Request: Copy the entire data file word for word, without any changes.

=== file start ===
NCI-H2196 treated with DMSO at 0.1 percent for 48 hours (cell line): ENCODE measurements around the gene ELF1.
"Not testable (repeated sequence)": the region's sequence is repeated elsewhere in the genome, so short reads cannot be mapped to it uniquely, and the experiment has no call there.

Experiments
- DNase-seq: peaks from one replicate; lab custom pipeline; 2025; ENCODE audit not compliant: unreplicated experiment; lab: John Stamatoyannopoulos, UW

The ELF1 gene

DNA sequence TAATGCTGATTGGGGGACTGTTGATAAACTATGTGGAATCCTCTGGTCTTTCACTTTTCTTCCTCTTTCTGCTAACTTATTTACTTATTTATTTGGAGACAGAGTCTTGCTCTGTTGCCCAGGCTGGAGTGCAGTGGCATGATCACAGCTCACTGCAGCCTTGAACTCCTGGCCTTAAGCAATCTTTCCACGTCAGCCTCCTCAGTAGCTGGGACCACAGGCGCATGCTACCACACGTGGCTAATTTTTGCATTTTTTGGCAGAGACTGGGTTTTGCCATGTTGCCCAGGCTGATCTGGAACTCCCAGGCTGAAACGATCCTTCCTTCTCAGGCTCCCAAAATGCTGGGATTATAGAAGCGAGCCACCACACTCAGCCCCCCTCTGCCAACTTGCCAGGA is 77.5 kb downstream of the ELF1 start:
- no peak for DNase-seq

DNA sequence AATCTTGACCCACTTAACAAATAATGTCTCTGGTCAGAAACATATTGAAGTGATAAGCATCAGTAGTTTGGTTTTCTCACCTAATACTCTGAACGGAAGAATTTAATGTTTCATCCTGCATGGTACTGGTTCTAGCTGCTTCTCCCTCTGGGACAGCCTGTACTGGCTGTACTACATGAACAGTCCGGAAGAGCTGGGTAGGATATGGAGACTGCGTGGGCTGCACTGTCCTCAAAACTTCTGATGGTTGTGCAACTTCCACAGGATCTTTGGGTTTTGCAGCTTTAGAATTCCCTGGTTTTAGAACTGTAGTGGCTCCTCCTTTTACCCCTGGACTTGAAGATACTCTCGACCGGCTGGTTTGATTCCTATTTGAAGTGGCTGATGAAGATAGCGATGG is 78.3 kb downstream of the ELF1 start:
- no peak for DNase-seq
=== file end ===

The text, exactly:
NCI-H2196 treated with DMSO at 0.1 percent for 48 hours (cell line): ENCODE measurements around the gene ELF1.
"Not testable (repeated sequence)": the region's sequence is repeated elsewhere in the genome, so short reads cannot be mapped to it uniquely, and the experiment has no call there.

Experiments
- DNase-seq: peaks from one replicate; lab custom pipeline; 2025; ENCODE audit not compliant: unreplicated experiment; lab: John Stamatoyannopoulos, UW

The ELF1 gene

DNA sequence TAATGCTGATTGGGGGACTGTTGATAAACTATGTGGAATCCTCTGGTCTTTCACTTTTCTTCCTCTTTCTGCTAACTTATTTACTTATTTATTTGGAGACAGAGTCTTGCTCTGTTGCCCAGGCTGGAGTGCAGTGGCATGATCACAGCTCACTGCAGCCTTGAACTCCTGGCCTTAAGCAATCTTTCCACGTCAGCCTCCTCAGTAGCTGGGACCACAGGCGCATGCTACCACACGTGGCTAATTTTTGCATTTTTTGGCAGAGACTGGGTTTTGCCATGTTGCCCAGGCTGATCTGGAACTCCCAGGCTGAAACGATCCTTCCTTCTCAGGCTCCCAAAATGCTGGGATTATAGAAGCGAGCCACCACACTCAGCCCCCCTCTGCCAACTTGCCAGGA is 77.5 kb downstream of the ELF1 start:
- no peak for DNase-seq

DNA sequence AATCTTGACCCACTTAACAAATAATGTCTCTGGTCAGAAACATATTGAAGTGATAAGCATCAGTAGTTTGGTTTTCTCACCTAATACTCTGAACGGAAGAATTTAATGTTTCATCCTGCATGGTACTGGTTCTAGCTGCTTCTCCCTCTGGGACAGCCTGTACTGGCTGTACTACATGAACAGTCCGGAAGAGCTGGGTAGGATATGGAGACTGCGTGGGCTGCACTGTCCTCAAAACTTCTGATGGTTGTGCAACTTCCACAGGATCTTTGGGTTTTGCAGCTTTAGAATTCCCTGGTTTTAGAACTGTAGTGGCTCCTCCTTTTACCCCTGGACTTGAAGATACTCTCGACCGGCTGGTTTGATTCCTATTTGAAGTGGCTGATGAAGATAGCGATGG is 78.3 kb downstream of the ELF1 start:
- no peak for DNase-seq